2 Apply for scholarships beyond the first year Scholarships aren’t available for students in their first year only; returning students can also apply for this aid. In addition to filling out the FAFSA each year, you may find scholarships through your school’s financial aid office, community organizations or local businesses, as well as scholarship databases like the Department of Labor’s Scholarship Finder tool. Check out NerdWallet’s guide on how to get a scholarship if you aren’t sure where to start. “Ideally, you’ll get a scholarship that’s renewable each year, but in lieu of those needle-in-a- haystack scholarships, there are always new opportunities to find free money for college,” Helhoski says.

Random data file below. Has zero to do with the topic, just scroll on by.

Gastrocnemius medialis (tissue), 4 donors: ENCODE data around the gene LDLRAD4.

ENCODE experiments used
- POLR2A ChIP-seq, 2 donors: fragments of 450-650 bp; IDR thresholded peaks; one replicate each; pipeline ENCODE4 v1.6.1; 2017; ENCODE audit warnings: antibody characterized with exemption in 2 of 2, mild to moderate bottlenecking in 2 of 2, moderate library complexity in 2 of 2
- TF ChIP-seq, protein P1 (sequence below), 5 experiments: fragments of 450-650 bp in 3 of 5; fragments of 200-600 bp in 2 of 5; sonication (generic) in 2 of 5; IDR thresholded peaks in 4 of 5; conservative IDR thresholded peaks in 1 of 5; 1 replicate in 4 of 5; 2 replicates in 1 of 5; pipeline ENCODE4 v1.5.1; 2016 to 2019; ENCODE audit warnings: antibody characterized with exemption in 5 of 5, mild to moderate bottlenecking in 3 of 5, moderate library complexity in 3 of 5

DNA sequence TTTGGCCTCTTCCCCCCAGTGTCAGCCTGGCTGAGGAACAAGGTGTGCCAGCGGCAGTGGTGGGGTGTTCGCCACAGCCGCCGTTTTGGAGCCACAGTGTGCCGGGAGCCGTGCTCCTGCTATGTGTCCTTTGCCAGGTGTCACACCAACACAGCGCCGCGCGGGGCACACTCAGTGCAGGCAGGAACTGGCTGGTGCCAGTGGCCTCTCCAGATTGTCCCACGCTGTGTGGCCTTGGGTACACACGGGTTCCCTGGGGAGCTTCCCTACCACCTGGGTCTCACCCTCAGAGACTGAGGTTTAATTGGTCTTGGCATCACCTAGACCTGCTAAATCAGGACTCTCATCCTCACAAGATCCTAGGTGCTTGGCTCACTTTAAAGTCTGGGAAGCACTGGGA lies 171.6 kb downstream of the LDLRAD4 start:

Work part-time to help cover school expenses For most full-time students, it’s unlikely that they’ll be able to cover tuition and living expenses by working a part-time job, according to a NerdWallet analysis on college costs and wage growth. But those who can balance a full class schedule with part-time work may be able to reduce their student loan needs. Submitting the FAFSA can help you qualify for work-study aid, which is a federal- or state- funded program that helps students with financial need obtain part-time work. Of course, if you don’t receive work-study aid, you can look for a part-time job on your own that’s flexible enough to accommodate your class schedule and study time. Borrow only what’s necessary If you’re offered more federal student loans than you need to pay college costs, you may be tempted to accept this extra aid. (While you can’t be awarded aid that exceeds your school’s cost of attendance, those with a part-time job or financial help from family might not actually need the full amount offered.) After all, college students are notoriously strapped for cash. But it’s best to accept only the loans you need to minimize the amount you’ll have to pay back later. Not quite sure how much you’ll need? Your college should have a net price calculator on its website to estimate attendance costs. If you need to take out additional student loans to cover living expenses, try to minimize this amount by setting a budget. “It can be easy to overestimate what you’ll reasonably be able to repay each month after college,” Helhoski says. “Do your future self a favor and be realistic about what will be affordable for you post-grad.” To determine what a manageable college debt load looks like, aim for student loan payments that don’t exceed 10% of your projected after-tax monthly income your first year out of school. For example, someone earning $50,000 a year, shouldn’t pay more than $279 a month toward student debt. You can estimate future salaries using the U.S. Bureau of Labor Statistics’ Occupational Outlook Handbook.
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